It was a matter of minutes into ONA’s opening panel Thursday morning before Nikole Hannah-Jones, a New York Times Magazine staff writer, voiced a concern weighing on the minds of many of the journalists gathered from around the world: Newsrooms don’t reflect the communities they cover, and audiences know it.
“We cannot have trust as long as the reporters that we are sending out into our country don’t look like the communities that they’re covering,” Hannah-Jones said.
Reporters “are coming back with stories that are not reflective of the experiences of the communities that we’re covering,” she continued. “We have a long tradition of not covering communities well and not being trustworthy.”
— Jingnan Huo (@Jingnan_Huo) October 5, 2017
The data backs up Hannah-Jones’ point. The American Society of News Editors’ latest survey of newsroom diversity released in 2016 found that “minority journalists” comprised only 17 percent of the newsroom workforce. Compare that to the demographics of the U.S., in which black, Latino and Asian-Americans make up almost 37 percent of the population, and the disparity between news organizations and their communities is even starker.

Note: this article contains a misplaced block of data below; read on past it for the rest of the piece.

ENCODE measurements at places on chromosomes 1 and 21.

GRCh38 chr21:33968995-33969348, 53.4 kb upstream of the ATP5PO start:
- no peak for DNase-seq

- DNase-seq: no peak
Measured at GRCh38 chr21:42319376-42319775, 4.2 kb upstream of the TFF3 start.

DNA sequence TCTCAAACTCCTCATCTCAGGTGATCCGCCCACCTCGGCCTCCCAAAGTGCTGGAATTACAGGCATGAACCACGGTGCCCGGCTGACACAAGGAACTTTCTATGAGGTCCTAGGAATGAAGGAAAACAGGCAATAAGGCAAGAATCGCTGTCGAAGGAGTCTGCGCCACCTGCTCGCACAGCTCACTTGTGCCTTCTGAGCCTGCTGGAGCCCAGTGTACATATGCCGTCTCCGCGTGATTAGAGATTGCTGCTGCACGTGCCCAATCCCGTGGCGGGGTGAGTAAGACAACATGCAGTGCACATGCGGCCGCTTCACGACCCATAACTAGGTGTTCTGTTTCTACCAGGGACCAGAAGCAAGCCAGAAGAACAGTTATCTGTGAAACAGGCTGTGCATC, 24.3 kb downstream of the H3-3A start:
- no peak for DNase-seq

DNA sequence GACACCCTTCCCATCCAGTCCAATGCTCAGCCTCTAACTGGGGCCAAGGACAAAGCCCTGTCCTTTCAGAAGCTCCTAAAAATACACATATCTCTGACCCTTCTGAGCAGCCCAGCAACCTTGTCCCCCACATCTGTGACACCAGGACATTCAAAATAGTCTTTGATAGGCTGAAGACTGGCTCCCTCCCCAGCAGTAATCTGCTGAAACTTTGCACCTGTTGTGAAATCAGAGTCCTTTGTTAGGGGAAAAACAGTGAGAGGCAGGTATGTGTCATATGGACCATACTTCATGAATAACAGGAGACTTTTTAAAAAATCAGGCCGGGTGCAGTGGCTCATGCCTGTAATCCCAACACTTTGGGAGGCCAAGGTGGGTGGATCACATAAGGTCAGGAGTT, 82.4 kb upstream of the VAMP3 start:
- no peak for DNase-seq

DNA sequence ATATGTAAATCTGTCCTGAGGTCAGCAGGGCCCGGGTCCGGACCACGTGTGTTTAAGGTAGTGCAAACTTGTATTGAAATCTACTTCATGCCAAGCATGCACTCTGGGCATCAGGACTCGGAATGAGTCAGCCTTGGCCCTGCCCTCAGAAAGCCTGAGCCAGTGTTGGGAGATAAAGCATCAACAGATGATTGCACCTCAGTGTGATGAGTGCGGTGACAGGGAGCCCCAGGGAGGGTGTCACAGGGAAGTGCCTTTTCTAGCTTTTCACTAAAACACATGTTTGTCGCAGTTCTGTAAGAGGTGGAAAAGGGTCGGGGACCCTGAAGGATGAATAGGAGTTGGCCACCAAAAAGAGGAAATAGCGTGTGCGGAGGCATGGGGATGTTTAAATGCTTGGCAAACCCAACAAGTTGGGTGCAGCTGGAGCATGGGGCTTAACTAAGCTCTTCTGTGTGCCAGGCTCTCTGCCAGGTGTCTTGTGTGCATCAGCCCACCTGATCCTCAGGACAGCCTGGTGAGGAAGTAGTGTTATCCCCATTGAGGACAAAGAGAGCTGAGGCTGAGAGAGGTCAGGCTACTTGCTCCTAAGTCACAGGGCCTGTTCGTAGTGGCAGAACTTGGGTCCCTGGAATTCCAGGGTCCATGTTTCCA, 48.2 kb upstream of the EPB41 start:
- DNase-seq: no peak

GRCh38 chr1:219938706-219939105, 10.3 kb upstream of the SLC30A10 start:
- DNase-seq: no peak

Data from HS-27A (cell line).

Producers, professors, reporters and editors interviewed this weekend at the Online News Association’s annual conference in Washington, D.C. agreed racial diversity is a major issue, but also said employees’ religious diversity, sexual orientation and class status are impacting coverage and connection with communities.
With a charged political climate rife with stories at the intersection of race, gender and identity, newsrooms face difficult questions: How can newsrooms improve their coverage of underrepresented communities? What are organizations doing to recruit and retain journalists of color? Is it enough?
“I think [newsrooms] are sort of stunned and playing catch up because this new normal that we’re in is so foreign in so many ways, including the way in which race is infused in everything in a really overt way,” said Angie Chuang, a professor of journalism at University of Colorado-Boulder who studies race and identity. “Now that we’re in an era where Charlottesville happens, when the Take a Knee protests happen, there’s no avoiding it.”